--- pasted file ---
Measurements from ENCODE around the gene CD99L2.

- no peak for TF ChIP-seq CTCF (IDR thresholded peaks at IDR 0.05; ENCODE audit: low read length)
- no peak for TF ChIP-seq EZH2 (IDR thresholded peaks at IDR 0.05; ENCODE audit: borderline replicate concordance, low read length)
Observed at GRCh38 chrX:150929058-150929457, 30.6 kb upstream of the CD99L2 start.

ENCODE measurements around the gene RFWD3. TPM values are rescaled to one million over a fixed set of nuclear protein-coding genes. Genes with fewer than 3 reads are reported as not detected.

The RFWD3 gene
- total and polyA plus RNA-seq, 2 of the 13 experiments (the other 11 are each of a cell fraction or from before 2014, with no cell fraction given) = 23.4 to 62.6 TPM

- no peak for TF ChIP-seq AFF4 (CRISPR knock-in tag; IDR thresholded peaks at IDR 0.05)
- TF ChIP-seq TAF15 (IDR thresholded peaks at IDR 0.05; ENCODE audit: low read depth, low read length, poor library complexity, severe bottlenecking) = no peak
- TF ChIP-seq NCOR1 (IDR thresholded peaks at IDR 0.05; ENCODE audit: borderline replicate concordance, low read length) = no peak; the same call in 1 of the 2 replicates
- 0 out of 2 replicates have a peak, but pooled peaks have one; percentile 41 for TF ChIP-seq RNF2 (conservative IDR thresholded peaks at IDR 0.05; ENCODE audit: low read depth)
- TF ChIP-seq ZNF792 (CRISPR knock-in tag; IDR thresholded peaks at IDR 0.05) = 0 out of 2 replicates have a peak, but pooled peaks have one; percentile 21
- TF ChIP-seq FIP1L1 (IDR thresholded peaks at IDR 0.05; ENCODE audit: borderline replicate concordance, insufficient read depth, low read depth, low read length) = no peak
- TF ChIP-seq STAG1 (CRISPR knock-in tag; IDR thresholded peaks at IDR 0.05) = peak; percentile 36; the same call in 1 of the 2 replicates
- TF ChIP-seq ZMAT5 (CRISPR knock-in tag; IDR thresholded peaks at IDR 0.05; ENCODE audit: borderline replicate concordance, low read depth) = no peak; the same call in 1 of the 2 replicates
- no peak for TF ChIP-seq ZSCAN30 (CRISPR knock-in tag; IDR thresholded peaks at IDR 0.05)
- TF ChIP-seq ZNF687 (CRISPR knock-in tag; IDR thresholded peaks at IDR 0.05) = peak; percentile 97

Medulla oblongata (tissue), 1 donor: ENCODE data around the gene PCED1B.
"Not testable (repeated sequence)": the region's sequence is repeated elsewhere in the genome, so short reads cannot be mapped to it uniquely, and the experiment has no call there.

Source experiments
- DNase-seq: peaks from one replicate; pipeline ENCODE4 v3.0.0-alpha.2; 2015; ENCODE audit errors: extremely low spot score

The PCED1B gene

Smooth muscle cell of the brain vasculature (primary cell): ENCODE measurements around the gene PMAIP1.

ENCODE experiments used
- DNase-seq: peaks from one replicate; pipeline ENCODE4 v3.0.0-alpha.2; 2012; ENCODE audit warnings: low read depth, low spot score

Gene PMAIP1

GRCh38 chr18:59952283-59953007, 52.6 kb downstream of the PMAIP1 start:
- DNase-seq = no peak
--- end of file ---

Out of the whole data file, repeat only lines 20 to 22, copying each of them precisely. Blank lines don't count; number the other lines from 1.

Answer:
Source experiments
- DNase-seq: peaks from one replicate; pipeline ENCODE4 v3.0.0-alpha.2; 2015; ENCODE audit errors: extremely low spot score

The PCED1B gene